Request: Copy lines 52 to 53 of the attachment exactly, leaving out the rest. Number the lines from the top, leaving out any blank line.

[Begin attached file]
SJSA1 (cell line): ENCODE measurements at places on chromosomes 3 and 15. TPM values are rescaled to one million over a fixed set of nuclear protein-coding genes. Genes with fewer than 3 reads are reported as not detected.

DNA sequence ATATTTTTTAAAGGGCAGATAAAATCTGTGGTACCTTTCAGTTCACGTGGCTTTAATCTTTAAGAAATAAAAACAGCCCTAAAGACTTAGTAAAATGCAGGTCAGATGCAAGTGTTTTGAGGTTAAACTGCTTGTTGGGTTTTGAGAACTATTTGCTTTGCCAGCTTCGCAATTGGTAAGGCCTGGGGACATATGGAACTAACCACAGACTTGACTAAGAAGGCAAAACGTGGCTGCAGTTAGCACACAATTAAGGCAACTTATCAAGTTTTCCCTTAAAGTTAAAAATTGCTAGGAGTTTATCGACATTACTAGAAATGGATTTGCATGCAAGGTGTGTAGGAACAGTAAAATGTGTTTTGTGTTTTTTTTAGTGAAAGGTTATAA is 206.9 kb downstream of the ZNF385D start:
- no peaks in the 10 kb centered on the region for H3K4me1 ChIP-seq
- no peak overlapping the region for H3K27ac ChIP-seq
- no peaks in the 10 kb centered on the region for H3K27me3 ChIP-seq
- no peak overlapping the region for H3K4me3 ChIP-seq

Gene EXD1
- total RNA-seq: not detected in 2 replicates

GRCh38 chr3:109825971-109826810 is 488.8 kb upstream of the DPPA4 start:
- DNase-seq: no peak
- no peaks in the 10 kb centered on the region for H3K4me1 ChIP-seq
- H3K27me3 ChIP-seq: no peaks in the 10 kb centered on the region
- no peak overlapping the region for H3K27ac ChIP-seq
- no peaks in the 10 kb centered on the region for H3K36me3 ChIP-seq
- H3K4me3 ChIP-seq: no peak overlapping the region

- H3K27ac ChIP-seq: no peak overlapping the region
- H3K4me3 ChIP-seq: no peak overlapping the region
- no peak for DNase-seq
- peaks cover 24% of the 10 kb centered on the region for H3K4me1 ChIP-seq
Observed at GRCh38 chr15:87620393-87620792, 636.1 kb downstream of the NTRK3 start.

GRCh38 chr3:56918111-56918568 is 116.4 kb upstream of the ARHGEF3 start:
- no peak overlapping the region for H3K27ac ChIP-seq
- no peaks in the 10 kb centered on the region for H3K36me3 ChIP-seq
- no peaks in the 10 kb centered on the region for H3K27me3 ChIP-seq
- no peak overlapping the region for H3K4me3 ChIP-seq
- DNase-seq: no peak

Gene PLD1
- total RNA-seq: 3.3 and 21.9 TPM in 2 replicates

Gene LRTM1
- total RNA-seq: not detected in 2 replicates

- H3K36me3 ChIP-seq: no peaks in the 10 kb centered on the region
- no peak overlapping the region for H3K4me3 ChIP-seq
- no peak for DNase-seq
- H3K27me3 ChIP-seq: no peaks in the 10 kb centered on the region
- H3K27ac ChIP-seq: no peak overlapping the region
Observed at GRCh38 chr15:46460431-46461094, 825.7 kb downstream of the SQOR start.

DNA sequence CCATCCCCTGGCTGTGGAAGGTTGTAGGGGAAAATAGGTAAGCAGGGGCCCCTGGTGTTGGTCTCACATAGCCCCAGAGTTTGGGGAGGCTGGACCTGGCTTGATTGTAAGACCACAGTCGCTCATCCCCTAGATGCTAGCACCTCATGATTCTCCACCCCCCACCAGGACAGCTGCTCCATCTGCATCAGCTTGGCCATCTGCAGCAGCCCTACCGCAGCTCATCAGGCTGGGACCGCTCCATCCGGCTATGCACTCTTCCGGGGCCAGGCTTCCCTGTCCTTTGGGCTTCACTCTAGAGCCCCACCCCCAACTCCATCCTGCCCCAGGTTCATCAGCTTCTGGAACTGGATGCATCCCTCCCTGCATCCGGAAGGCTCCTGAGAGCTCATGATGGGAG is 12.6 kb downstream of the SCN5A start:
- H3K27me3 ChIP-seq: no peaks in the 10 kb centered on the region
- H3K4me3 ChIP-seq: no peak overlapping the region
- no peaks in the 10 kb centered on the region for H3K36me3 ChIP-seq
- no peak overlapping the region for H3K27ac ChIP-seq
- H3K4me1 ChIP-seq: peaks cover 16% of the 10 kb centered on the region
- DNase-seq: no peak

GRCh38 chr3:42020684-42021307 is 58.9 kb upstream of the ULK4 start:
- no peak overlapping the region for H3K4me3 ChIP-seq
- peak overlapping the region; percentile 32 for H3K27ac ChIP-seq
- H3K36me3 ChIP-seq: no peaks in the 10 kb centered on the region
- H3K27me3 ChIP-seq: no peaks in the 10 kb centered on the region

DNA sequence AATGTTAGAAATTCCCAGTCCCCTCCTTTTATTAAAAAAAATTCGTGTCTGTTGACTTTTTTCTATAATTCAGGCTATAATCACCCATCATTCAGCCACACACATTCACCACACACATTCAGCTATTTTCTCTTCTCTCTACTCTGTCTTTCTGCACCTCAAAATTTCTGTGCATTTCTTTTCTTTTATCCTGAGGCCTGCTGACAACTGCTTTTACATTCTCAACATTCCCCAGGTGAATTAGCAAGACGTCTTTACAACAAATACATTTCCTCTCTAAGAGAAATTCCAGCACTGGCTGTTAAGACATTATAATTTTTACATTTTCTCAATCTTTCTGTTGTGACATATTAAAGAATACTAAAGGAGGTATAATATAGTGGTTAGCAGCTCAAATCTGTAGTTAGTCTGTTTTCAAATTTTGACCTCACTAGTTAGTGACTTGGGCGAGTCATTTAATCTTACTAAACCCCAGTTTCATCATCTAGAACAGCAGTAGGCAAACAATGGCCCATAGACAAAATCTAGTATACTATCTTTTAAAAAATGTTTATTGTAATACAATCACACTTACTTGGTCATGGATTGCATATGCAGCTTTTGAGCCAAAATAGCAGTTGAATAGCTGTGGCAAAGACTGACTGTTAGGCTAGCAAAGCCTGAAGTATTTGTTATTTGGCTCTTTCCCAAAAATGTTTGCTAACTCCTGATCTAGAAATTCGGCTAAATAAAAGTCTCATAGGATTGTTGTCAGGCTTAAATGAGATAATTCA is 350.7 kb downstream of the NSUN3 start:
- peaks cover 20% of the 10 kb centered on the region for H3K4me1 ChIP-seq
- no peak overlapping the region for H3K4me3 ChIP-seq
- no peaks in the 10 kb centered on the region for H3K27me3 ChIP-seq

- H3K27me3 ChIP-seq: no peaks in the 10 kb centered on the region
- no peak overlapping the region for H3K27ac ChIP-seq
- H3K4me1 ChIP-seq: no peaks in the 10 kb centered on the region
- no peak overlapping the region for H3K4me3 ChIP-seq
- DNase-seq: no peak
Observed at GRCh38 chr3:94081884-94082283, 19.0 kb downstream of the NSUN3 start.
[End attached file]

- no peaks in the 10 kb centered on the region for H3K27me3 ChIP-seq

- H3K27me3 ChIP-seq: no peaks in the 10 kb centered on the region